Examples of common events and use of filters

Here are some examples of common Git events that are triggers to run pipelines, and when you would use filters to further control when these Git events run the pipeline.

  • Git commits which are push events
  • Git pull requests (PRs), which are opened PRs

The table below summarizes the use cases, events, and filters that control the events.

# Trigger requirement Event Filter
1 On Git commit Commit pushed Implicitly on Commit pushed
2 On Git commit, only when the commit is on a specific branch. This requires a filter to define the target branch. Commit pushed Implicitly on Commit pushed, and explicitly when Git branch = <branch-name>, for example, main
3 On an opened PR PR opened Implicitly on PR opened
4 On an opened PR, only for a specific branch PR opened Implicitly on PR opened, and explicitly when PR target branch = <branch-name>, for example, production
5 On an opened PR, only for a specific branch, and only when the PR name includes the entered value PR opened Implicitly on PR opened, and explicitly when PR target branch = <branch-name>, for example, production and when PR labels = <PR-name>, for example, cf-hotifx-xxxx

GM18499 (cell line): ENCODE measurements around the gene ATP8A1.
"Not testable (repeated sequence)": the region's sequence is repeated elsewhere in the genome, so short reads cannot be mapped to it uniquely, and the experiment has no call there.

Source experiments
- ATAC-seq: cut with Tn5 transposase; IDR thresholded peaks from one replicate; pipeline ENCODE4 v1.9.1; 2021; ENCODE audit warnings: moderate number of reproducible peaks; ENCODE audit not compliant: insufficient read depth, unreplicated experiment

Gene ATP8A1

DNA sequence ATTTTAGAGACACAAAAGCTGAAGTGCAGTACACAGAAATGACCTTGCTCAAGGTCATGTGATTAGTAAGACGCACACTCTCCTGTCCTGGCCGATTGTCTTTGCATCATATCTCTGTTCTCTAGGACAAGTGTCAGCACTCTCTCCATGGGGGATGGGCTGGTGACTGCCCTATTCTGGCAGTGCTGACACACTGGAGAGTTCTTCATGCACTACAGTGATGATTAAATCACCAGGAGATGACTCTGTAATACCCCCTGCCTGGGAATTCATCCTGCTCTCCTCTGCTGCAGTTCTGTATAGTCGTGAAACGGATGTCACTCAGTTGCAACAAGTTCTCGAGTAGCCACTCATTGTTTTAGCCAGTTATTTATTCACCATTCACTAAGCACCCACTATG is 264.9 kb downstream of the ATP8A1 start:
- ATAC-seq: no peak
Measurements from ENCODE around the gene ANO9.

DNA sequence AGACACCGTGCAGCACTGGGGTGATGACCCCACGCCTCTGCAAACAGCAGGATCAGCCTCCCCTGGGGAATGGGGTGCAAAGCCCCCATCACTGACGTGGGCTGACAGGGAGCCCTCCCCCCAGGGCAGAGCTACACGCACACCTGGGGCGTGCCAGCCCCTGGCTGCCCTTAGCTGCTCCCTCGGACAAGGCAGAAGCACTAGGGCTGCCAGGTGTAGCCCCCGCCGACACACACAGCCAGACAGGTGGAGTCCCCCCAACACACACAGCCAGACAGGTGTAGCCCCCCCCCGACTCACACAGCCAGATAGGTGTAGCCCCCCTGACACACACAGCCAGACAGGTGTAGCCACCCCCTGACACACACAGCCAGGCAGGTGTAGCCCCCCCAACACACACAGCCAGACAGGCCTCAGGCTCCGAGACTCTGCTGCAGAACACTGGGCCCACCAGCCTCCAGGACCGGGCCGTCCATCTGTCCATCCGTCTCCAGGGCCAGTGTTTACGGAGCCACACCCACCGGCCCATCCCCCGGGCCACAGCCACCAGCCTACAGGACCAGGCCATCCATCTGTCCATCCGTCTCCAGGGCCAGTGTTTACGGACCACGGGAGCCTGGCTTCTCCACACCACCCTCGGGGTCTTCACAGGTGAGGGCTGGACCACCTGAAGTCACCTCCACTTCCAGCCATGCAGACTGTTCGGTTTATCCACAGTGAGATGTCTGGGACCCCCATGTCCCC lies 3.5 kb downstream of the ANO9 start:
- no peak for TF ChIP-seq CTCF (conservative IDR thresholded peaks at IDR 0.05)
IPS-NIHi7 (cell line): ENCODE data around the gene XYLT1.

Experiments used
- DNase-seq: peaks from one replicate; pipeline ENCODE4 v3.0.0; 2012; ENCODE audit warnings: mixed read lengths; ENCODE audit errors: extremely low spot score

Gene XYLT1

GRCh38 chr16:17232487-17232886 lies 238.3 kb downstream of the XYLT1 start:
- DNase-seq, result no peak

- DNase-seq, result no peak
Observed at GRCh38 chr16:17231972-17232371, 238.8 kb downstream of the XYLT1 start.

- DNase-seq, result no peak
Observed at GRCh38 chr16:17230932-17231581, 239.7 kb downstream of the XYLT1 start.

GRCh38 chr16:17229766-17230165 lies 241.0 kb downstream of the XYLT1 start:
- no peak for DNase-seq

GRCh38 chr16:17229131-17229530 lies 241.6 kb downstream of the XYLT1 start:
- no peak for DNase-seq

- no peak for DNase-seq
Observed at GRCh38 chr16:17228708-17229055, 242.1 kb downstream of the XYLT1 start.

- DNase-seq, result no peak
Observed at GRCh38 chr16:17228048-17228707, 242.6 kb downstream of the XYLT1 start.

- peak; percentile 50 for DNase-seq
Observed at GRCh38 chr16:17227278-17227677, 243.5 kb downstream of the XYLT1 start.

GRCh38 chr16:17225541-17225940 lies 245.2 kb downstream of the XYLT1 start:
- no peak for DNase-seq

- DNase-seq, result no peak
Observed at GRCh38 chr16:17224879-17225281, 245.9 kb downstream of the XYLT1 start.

Now let’s review the use cases in more detail.

#1 The Commit pushed event on any of the Git repos defined runs the pipeline.

#2 The Commit pushed event on any of the Git repos runs the pipeline, but only if the branch is production, and not if the branch is staging for example.

#3 The PR opened event runs the pipeline when any PR is opened on any Git repo defined.

#4 The PR opened event with the PR Target Branch filter runs the pipeline only when the PR target branch matches the value entered. You want to run the pipeline when the PR is opened on either master or production, but not when opened on staging or qa.

#5 The PR opened event with the PR Target Branch and PR label filters is a more complex scenario that runs the pipeline when a PR is opened on the target branch, but only when the PR name starts with or includes the provided value. Useful when collaborating on features or when deploying a critical fix. Both the PR Target Branch and PR label must match for the pipeline to run. The filters automatically excludes all PRs opened on the production branch but not matching the PR label, hotfix-runtime.